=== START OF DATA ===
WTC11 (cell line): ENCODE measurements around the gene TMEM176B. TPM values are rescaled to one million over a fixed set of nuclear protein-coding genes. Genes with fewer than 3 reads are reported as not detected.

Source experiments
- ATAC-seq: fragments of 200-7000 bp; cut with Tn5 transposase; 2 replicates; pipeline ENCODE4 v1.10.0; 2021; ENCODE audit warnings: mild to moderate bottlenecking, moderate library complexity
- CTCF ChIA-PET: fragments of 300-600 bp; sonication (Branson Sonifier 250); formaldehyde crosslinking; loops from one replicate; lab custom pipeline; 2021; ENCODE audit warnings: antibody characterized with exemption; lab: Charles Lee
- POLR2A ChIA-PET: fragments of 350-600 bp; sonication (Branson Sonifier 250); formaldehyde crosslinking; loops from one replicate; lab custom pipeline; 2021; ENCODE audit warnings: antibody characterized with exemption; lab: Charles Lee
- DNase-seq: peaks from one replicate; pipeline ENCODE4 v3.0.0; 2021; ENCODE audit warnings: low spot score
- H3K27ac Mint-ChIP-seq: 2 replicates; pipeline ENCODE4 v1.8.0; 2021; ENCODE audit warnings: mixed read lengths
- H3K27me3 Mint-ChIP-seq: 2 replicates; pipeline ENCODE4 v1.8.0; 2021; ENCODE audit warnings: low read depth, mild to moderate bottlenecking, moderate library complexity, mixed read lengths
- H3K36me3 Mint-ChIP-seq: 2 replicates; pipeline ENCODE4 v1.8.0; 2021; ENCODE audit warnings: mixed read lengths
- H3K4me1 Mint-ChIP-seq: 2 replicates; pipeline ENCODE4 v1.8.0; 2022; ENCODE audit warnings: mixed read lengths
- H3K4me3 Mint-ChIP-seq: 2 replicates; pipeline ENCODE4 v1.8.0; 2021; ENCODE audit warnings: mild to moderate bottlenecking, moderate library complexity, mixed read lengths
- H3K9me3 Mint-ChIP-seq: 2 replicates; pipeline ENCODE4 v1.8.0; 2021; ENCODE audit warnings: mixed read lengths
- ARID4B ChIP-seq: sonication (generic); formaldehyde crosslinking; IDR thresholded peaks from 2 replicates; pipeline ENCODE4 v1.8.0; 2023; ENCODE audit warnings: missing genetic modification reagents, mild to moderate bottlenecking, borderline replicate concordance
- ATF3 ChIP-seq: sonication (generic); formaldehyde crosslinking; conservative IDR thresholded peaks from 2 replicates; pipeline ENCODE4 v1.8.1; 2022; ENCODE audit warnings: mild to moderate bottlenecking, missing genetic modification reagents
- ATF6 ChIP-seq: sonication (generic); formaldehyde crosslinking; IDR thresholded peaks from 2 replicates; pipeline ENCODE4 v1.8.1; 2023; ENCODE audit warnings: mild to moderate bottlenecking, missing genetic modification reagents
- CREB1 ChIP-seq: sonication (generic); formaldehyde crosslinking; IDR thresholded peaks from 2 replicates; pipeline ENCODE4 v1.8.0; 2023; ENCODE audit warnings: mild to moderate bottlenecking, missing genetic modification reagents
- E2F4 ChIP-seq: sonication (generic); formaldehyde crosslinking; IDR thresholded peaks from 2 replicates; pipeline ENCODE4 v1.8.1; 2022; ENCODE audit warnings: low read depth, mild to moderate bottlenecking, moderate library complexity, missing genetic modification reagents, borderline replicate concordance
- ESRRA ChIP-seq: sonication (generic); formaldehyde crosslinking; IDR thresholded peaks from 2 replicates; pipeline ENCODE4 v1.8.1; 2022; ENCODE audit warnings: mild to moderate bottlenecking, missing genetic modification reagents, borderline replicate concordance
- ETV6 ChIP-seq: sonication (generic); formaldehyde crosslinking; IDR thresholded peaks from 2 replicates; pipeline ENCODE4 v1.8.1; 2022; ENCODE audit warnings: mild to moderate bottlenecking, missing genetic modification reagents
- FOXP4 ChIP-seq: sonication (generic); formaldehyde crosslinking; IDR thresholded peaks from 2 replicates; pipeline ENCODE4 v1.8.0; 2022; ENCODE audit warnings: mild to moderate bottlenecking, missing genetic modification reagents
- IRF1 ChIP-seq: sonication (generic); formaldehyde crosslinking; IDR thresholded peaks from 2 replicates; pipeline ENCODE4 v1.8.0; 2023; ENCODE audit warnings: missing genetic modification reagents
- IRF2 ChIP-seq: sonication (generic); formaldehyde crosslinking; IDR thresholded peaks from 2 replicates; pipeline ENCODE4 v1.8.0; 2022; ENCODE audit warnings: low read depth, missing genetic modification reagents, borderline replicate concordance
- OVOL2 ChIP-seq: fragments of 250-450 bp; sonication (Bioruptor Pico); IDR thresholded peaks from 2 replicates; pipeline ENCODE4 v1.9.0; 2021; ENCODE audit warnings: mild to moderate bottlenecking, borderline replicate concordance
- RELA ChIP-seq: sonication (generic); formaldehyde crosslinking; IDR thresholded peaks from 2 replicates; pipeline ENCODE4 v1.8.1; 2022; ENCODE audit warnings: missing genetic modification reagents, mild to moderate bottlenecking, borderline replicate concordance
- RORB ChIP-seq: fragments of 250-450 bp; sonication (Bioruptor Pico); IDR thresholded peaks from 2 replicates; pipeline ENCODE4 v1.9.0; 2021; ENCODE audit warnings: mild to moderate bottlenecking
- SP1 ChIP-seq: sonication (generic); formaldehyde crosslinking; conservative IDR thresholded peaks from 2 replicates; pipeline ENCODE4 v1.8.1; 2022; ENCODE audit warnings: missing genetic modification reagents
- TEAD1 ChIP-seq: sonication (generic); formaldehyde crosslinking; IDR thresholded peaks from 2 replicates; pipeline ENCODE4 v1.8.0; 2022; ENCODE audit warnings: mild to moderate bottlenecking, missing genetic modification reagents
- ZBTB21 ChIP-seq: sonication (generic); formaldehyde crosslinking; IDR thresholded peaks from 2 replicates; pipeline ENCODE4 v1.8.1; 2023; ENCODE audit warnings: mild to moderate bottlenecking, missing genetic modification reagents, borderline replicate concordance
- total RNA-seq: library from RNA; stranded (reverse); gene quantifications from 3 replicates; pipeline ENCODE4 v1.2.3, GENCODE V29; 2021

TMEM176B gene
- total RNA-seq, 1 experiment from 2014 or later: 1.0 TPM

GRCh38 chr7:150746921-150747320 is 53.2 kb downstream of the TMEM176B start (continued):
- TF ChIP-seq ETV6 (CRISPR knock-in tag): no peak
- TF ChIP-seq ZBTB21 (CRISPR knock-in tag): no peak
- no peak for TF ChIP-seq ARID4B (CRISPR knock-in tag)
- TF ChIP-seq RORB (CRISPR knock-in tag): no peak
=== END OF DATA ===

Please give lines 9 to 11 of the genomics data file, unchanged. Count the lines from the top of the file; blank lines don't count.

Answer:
- H3K36me3 Mint-ChIP-seq: 2 replicates; pipeline ENCODE4 v1.8.0; 2021; ENCODE audit warnings: mixed read lengths
- H3K4me1 Mint-ChIP-seq: 2 replicates; pipeline ENCODE4 v1.8.0; 2022; ENCODE audit warnings: mixed read lengths
- H3K4me3 Mint-ChIP-seq: 2 replicates; pipeline ENCODE4 v1.8.0; 2021; ENCODE audit warnings: mild to moderate bottlenecking, moderate library complexity, mixed read lengths